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Does the presence of weapon increase aggression and aggressive thoughts? Does the trigger pull the finger? Is the individual born with aggressive behavior or is there anything else which makes the person start to think aggressive? In this research, I would like concentrate on the issue of weapons and its presence as an elicitor of human’s aggressive behavior. The weapon or gun by itself is well – established phenomena of aggression. Seeing a gun provokes in people’s mind some kind of violence, attack, hatred, or revenge. Hence, all fall under aggressive thoughts that can escalate into violent behavior. However, how do people know that they are acting aggressive? Individuals are not born with knowing and sensitizing of how aggression is displayed. Individuals have to learn what it means to be aggressive and how to distinguish between aggression and its processes. Aggression is a learned behavior, the same as learning how to pull the trigger, and also understand how action or words can be hurtful to the victim (Buss, A., et al, 1972, p.196). In this paper, I would like to discuss the correlation between guns and aggression, and its application into the real world and finally, apply the theory into the massacre in Columbine High School.

As mentioned above, weapons are known phenomena of aggression. The presence of guns facilitates the aggressive thoughts under certain conditions. If the individual is in any stage of arousal, sadness or anger, the presence of weapon increases the chances of thinking and acting aggressive. Because of the fact that aggressive behavior is the subject of examination for decades, researchers are trying to resolve the issue and find the exact conclusion of what makes people feel aggressive. In Berkowitz and LePage study, male college students were tested if the presence of a gun increases the hatred against the accomplice who provoked the students at the beginning of the test. The study shows that presence of violating objects, such as guns increase the anger and aggressive thoughts in angry students. On the other hand, the non angry participants did not feel any difference in a presence of gun. Even if the gun is not involved as a part of action in the study, just the presence of it increases the aggression in provoked subjects. Such findings could be an impulse for regulation of the sale of dangerous guns. However, in a study of Buss and his colleagues they try to oppose Berkowitz’s findings about gun-increasing aggression. In one part, they concluded that firing a gun had no effect upon aggression, other group of participants shows that if the individual is familiar with gun use and is experienced with it then it does not make any difference upon his behavior. The last part of the study was a very close replication of Berkowitz’s test and surprisingly showed that the presence of gun reduces aggression against the accomplice. The findings show that individuals who were aware of the hypothesis, or who were generally suspicious were not influenced by the presence of gun. (Buss, A., 1972, p.202) The ones who were unaware of the hypothesis produced more aggressive thoughts and behavior. The most important finding is that it significantly depends on type of the subjects. Also, other studies checked the hypothesis in naturalistic settings. Turner et all. , stalled a pickup truck at a traffic signal light for 12 seconds. There was a gun placed on the back window of the truck and half of the motorist saw a bumper sticker on the tailgate saying “vengeance”. The other half saw a bumper sticker saying “friend”. Motorist in the control group saw neither gun nor bumper sticker. The results showed the most horn honking group of motorist was among the ones who saw a gun and vengeance sticker. The following group was members of who saw the gun and sticker friend and the last one were the ones who saw just the truck. The comparison shows a positive relation between gun and aggressive behavior and the theory of gun presence-increase aggression is applied in this particular study. (Turner et all., 1975, Study 2).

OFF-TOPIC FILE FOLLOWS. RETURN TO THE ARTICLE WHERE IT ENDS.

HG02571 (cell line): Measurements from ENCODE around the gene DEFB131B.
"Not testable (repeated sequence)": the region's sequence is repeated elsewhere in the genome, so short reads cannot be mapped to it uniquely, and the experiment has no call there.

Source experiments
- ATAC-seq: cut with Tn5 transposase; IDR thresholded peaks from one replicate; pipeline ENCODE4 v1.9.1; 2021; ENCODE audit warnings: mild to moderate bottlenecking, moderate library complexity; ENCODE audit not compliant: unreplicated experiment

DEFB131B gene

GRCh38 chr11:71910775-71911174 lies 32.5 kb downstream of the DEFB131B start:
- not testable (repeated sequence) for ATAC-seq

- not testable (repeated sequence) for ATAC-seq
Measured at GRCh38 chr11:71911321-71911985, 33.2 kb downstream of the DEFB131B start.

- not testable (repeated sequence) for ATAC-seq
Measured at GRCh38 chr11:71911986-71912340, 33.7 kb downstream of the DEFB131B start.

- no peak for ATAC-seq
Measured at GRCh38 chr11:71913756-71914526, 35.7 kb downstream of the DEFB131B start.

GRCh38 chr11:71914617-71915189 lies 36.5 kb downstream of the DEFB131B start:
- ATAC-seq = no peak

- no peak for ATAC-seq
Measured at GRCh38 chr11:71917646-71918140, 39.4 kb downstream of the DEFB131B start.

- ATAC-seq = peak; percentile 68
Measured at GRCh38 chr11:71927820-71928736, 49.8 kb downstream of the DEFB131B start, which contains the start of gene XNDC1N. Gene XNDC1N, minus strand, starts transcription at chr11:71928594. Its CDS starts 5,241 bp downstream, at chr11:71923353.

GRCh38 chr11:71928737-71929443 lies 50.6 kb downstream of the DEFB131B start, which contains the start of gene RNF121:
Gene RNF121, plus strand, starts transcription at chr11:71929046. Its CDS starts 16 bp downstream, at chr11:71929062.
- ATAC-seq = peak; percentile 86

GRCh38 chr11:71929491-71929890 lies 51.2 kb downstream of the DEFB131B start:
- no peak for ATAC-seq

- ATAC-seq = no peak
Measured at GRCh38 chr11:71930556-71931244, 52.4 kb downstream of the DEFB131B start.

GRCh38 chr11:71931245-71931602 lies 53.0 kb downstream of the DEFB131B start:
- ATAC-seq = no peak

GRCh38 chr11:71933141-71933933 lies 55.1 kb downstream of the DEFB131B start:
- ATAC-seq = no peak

Example / Application - Real-life